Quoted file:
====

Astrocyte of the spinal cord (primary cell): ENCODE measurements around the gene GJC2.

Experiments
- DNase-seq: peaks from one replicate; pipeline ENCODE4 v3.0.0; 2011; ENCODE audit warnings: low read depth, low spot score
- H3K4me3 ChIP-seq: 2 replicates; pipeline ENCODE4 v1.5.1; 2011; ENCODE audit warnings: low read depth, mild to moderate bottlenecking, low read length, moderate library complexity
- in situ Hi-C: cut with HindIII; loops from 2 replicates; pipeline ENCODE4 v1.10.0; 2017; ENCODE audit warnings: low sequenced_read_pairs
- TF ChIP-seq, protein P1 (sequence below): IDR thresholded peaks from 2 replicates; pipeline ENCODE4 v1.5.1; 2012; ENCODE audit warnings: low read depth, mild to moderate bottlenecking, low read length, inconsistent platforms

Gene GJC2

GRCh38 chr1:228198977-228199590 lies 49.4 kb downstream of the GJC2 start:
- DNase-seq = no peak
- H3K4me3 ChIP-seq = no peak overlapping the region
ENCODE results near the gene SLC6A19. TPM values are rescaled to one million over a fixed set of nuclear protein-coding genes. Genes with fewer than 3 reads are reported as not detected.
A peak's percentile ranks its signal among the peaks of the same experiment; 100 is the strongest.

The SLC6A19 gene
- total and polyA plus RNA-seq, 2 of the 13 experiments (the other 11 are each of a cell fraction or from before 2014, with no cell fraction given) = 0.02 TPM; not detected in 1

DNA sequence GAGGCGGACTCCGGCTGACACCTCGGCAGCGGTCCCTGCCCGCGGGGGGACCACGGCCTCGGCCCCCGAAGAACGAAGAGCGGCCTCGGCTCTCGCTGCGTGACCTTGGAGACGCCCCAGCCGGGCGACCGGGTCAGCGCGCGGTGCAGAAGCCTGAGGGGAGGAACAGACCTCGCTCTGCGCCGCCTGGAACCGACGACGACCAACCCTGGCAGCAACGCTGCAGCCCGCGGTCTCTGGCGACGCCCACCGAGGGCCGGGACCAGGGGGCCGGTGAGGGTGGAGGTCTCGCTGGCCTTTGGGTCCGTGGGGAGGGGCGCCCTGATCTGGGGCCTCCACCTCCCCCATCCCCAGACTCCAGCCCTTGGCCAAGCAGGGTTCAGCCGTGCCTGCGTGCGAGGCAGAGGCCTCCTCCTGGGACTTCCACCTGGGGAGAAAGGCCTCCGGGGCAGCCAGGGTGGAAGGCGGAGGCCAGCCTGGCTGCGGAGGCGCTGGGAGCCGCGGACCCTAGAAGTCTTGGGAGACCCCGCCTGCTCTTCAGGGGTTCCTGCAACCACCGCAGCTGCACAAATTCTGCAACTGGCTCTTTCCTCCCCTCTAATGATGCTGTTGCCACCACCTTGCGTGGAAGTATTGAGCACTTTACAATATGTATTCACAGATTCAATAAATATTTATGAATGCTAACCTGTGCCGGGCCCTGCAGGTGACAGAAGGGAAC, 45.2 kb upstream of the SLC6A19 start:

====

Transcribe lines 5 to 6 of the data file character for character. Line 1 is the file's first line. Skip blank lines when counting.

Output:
- in situ Hi-C: cut with HindIII; loops from 2 replicates; pipeline ENCODE4 v1.10.0; 2017; ENCODE audit warnings: low sequenced_read_pairs
- TF ChIP-seq, protein P1 (sequence below): IDR thresholded peaks from 2 replicates; pipeline ENCODE4 v1.5.1; 2012; ENCODE audit warnings: low read depth, mild to moderate bottlenecking, low read length, inconsistent platforms